Tuesday, June 07, 2005

COM: Unabashedly my hero

Carter Says U.S. Should Close Detention Center at Guantánamo
By THE ASSOCIATED PRESS, June 8, 2005


ATLANTA, June 7 (AP) - Former President Jimmy Carter called on the United States on Tuesday to shut down its prison at Guantánamo Bay, Cuba, to demonstrate the country's commitment to protecting human rights.

"Despite President George W. Bush's bold reminder that America is determined to promote freedom and democracy around the world, the U.S. continues to suffer terrible embarrassment and a blow to our reputation as a champion of human rights because of reports concerning abuses of prisoners in Iraq, Afghanistan, and Guantánamo," Mr. Carter said in a news conference following a two-day human rights conference at the Carter Center in Atlanta.

In addition to closing Guantánamo Bay and two dozen other secret detention facilities, Mr. Carter said, the United States needs to make sure no detainees are held incommunicado and that they all be told the charges against them.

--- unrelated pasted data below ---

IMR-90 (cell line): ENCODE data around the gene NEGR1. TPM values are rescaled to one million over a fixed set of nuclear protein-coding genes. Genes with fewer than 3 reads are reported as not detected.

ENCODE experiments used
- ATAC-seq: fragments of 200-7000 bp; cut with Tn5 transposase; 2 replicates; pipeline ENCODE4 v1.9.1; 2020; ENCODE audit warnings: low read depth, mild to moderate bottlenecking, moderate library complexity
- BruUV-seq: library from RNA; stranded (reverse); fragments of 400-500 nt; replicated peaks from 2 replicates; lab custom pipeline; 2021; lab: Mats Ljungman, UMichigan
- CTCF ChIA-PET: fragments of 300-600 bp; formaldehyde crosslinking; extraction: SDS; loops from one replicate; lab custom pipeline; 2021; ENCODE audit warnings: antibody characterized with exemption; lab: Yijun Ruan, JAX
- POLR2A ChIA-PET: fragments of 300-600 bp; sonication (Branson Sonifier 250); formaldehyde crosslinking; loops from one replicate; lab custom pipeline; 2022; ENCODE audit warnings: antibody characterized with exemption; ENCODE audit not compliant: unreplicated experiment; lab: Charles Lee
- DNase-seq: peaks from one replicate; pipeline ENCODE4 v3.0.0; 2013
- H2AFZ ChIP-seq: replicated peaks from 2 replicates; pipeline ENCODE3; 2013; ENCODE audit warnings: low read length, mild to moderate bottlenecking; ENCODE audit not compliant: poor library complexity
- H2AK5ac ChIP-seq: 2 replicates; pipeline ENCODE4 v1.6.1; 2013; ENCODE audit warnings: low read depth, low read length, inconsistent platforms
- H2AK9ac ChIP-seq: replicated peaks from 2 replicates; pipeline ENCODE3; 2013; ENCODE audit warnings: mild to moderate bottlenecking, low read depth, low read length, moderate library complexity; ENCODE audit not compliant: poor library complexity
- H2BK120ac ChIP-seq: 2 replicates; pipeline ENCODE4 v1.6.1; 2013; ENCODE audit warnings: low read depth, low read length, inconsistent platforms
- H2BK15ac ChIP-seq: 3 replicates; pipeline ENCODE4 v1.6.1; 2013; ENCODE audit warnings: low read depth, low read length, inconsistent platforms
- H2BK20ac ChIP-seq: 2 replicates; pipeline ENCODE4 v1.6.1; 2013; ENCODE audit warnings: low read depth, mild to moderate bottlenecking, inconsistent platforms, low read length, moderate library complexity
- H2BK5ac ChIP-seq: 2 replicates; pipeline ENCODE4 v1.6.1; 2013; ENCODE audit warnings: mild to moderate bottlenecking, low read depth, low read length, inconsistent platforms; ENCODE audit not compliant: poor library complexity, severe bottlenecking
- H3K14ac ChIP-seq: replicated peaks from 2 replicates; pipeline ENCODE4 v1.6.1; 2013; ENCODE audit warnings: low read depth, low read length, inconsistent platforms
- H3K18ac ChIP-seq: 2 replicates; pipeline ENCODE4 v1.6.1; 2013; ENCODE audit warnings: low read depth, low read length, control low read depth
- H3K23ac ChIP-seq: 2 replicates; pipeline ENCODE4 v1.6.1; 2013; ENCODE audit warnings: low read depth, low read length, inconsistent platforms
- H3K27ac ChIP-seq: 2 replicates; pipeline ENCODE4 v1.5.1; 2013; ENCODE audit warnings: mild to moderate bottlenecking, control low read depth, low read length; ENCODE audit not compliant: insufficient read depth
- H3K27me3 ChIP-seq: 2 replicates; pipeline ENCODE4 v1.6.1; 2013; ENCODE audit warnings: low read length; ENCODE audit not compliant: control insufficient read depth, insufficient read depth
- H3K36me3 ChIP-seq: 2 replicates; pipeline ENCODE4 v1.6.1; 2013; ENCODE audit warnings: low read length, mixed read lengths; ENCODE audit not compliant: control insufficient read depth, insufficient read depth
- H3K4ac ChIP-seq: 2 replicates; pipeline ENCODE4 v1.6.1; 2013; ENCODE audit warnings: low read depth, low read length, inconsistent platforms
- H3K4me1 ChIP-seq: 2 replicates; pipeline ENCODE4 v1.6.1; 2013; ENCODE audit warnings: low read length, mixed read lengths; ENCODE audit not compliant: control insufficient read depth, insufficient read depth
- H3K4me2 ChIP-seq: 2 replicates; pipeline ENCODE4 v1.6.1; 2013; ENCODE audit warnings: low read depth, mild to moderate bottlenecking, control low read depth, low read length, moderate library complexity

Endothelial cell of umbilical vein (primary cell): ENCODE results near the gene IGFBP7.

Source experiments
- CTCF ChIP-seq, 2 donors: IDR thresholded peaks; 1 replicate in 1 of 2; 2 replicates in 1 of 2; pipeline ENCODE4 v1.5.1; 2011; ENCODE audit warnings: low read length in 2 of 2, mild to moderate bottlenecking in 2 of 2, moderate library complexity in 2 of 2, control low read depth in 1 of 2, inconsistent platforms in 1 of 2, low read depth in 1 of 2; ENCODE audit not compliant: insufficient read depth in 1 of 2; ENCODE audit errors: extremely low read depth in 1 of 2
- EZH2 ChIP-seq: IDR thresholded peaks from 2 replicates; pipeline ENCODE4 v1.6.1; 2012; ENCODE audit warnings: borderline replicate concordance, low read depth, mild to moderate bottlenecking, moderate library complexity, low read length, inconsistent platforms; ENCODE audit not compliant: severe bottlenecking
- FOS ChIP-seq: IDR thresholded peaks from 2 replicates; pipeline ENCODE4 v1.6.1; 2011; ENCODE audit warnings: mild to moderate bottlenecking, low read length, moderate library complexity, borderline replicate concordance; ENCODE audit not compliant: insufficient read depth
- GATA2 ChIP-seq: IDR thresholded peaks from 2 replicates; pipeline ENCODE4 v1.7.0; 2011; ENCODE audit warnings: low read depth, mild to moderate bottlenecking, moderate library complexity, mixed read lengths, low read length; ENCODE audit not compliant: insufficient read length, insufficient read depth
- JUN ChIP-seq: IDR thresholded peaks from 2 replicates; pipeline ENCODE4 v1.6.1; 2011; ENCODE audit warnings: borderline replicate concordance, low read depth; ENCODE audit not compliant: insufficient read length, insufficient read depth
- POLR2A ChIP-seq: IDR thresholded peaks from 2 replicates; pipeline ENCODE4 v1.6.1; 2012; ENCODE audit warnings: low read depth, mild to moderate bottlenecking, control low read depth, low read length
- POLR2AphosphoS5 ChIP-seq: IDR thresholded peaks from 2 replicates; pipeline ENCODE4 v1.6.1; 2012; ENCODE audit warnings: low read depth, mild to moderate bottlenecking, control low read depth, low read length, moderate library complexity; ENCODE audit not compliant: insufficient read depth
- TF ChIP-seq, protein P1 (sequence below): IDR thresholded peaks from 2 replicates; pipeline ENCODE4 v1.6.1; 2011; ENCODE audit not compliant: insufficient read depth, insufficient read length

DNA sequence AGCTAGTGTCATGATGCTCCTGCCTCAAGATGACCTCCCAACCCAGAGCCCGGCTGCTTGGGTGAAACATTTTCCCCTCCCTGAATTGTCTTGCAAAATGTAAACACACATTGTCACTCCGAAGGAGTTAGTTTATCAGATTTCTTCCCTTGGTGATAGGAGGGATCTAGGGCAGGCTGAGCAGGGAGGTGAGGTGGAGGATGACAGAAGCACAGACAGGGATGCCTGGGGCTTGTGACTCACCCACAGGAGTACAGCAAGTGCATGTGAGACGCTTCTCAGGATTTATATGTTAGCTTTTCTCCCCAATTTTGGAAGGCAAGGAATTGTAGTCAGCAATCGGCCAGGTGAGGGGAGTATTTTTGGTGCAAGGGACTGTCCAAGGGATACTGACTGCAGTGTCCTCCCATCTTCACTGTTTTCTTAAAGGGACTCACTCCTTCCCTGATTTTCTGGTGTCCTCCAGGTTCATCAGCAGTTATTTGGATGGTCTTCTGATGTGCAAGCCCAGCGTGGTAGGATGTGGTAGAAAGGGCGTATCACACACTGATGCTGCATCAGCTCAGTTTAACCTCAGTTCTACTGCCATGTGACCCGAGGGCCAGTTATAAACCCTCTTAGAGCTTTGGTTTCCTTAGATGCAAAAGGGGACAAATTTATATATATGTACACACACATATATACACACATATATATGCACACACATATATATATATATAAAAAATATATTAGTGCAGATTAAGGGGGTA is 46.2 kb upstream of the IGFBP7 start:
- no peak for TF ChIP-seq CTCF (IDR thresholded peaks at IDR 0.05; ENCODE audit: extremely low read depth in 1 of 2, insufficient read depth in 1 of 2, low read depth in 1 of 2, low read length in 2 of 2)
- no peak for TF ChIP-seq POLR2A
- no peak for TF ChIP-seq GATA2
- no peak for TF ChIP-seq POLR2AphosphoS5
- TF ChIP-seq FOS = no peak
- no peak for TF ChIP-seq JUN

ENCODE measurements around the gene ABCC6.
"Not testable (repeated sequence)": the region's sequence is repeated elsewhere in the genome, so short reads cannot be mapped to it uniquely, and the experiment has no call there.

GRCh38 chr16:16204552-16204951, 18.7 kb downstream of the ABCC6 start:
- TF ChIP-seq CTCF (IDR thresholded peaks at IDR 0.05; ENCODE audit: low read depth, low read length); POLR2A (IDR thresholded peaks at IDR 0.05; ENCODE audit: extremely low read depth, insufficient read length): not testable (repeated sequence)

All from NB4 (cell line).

His other recommendations included that the United States stop transferring detainees to foreign countries where torture has been reported and that an independent commission be created to investigate where terrorism suspects are held in American custody.

Mr. Carter also said that the United States should reaffirm its commitment to due process and international law, and assure that the Geneva Conventions on the treatment of prisoners are enforced.

A delegation of human rights advocates from around the world will be in Washington on Wednesday to present their testimony to leaders of the United States government.

Despite his criticism of the Guantánamo Bay prison, Mr. Carter said Amnesty International should not have called it "the gulag of our time" when describing the facility in a report last month.

Prisoners Delayed In Release

WASHINGTON, June 7 (Reuters) - Fifteen detainees at Guantánamo Bay whom the Pentagon has promised to free after clearing them of being "enemy combatants," remain jailed because the United States has been unable so far to arrange for them to return to their home countries, officials said Tuesday.

The Pentagon said more than two months ago that it would free the men, but concern about the treatment they might face from their home governments appears to be a factor in the delay.

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